Walker Art Gallery

Many painters I know grumble about the biannual John Moores painting prize, usually along the lines of it not truly reflecting contemporary painting or more probably because they were not selected. An unselected painter cannot help but wonder what the judges saw in the exhibited works that was better than your entry. It is also the competition that most UK painters hold in the most esteem. It can often polarise visitors on what are good paintings and which are, at best, rather ordinary. This difference in opinion can only hint at the impossible task of the selectors, but is also what makes the exhibition so intriguing.

The current exhibition however is, to my eyes on first viewing, both coherent and an attempt to address (without compromising on quality) some of the charges murmured against the prize in the past. This year there were hints towards the ‘expanded field of painting’ (Sonia Morange, Bernat Daviu or Liz Elton); towards painting as conceptual practice (Peter Liversidge, Amikam Toren or Ian Whittlesea) and of not picking the usual suspects (this year no Gerard Hemsworth, Ian Davenport or Jason Brooks for example). As usual though the shortlist seemed odd to me, the exciting paintings in the show to me all fell outside of the list. Sarah Pickstone’s painting however is a worthy winner and a good painting, though I wonder if any of the judges would have selected it as their own choice?

Overriding the show is my belief that the judges selected the paintings they found the most interesting, without preconceptions or following a ‘mates club’ approach. George Shaw confirmed this in his honest assessment of the judging process in his catalogue contribution, saying of the long-listing stage “There’s a lot of crap. I mean real crap. For once I feel liberated by the anonymity and begin to enjoy myself. Halfway through the first day I begin to know what is meant by the death of painting. How can it be that I’m moved by so little?” The show features, in the main, very few crap paintings and I think that maybe this year the painters I know will grumble less about not being selected, as the paintings are of a good quality. In response to Shaw’s question, perhaps the more painting you see over the years, the less you get bowled over by what you come across; maybe less art you see feels fresh, exciting and above all original? A painting has to do more to impress.

Around Pickstone’s large painting were small-scale pieces, displayed as if to make the winner stand out by sheer spectacle. However these were for me, ironically, some of the most quietly successful pieces in the whole show. Dougal McKenzie’s compositions revealed a journey from reality to abstraction, painted geometric marks appeared collaged on to prints and patterned material. The careful interplay between the multiple elements resulted in truly engaging paintings. To the left of hangs Thomas M. Wright’s bizarre and brilliant painting, Inherent Omniscience (Second Version). In front of muddy flurry of gestural brown paint was a bold graphic capital letter I, stood as if a figure on a grey horizon. Spookily peering out of the painting are two cold, searching eyes. David Dipré showed a truly strange self-portrait (this is a good thing). I had seen Damien Meade’s impressive work for the first time earlier in the day at Cave art fair. Talcum was equally arresting, with painterly translations of smaller approximations of heads made from modelling clay. For me the painting was transformed by the inclusion of a warm red glow on the right-hand side, almost as if the heater in the artist’s cold studio had worked its way into the composition.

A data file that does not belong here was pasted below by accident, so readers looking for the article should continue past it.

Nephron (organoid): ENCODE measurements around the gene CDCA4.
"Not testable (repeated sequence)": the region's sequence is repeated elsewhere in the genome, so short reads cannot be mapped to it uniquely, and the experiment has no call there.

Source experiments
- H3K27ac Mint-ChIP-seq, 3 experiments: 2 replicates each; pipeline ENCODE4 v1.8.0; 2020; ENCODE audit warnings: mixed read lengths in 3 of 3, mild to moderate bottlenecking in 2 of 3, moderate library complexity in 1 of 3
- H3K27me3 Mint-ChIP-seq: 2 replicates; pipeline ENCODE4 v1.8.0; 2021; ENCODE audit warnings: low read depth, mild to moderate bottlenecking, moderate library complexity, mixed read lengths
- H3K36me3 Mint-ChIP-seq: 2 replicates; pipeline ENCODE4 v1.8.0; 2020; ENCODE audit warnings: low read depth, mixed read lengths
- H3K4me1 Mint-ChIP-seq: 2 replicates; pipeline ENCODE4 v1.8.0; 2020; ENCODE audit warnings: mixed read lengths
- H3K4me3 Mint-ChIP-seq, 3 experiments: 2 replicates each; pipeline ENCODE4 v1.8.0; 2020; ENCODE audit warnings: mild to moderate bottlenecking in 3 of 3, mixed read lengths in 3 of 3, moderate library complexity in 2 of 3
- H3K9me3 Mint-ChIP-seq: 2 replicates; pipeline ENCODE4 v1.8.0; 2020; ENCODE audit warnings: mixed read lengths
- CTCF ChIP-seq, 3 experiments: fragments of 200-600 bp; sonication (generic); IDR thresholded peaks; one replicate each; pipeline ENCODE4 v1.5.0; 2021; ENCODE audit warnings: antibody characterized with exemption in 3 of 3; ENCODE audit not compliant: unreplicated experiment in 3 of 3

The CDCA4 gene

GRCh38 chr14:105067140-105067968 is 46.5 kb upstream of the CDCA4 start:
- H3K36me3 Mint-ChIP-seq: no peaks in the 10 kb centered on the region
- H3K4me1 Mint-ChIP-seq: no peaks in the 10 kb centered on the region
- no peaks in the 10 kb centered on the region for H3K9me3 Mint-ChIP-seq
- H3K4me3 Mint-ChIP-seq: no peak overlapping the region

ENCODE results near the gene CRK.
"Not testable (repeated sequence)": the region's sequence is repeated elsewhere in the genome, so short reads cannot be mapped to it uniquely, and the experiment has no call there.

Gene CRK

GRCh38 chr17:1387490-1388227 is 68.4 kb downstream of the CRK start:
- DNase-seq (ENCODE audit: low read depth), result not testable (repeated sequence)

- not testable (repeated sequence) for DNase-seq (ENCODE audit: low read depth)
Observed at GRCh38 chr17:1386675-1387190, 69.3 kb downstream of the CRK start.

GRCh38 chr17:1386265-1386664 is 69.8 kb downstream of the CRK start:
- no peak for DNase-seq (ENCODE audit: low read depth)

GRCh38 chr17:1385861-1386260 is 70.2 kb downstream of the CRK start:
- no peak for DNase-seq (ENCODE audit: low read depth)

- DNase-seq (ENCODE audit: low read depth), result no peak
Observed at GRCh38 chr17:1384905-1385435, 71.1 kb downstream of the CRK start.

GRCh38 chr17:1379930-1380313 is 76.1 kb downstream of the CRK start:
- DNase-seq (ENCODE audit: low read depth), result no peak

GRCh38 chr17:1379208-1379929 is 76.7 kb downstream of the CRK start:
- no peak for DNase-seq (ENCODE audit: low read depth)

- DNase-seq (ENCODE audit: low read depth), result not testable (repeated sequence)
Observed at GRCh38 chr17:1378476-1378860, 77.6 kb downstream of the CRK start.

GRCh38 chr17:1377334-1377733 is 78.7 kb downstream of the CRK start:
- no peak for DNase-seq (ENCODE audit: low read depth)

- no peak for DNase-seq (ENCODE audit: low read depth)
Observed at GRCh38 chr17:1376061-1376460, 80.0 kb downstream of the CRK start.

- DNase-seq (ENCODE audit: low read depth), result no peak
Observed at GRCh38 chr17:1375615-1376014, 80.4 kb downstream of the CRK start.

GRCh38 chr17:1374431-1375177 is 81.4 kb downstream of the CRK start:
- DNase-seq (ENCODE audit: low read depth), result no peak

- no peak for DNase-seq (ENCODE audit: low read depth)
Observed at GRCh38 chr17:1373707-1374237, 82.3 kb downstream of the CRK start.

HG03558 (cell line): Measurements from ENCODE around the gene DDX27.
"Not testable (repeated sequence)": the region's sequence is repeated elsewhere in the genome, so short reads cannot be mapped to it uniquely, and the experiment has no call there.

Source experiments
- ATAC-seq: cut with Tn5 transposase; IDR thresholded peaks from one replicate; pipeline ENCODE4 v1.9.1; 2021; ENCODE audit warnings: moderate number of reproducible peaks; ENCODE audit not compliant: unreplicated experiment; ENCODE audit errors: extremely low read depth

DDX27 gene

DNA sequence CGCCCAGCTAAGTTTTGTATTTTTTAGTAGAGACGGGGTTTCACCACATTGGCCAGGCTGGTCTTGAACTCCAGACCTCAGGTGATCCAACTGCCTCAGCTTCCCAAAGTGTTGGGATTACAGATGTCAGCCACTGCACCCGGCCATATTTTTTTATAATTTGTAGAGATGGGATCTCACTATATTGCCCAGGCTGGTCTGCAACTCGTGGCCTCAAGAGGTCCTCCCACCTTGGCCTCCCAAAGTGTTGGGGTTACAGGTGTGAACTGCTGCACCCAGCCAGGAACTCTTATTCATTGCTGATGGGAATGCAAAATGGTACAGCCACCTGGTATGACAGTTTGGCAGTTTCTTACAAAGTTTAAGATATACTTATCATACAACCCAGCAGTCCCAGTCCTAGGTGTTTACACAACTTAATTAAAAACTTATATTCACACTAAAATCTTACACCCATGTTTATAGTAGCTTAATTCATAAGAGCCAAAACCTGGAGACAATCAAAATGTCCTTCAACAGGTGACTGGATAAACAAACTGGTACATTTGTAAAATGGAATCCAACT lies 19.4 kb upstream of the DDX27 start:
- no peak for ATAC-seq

Certain trends or commonalities stood out on my first visit. Above all was the staggering return of formal abstraction; I would say roughly one-third of the paintings on show would fall into this camp. On first viewing I am not sure which are the best, but James Ryan’s serpentine use of geometry on a grid of found fabric stood out, as did Robin Kirsten’s cloud-like flurry of broken circles. In the first room several works directly referenced the art-world. Enzo Marra showed a Guston-like impasto pink portrait of Monet; Dominic Lewis monochrome canvas composition took the position of an awkward bystander’s intrusion into an auction and Andrew Cranston presented a paranoid version of life-class, with easels hogging the edges of the room and the tutor awkwardly altering the position of the model’s right foot.

A number of works made reference to the current political unrest, though I am not sure if there was any reason for most of them being pushed to the furthest corner in the exhibition. Emma Talbot painting revealed the interior of an ordinary house in her distinctive style, the more observant viewer would not need the title, The Good Terrorists, to see the more subtle depictions of protestors’ activities. Laura Keeble painted riot police on a coke can collected from the aftermath of the London riots, while Wayne Clough’s photorealist tempera piece showed the clear-up after a fire or bomb blast. This could be a depiction of something accidental, or of arson or terrorism. The painting does not judge or pre-empt, it is up to us as viewers, guided perhaps by its placement near other works of civil unrest, to project something more politically loaded.

The painting that keeps nagging me after my first visit however is Rae Hicks’ Late Summer Mirage. A Scaletrix-like racetrack surrounded by woodland has been brutally obstructed by a black horizontal monolith. The painting prompts questions, rather than answers, like so many good works of art. I am not sure this is the best painting in the show (a somewhat absurd thing to try and single out). it is simply the painting that repeatedly returns to my thoughts. Next visit it may well be something else entirely.

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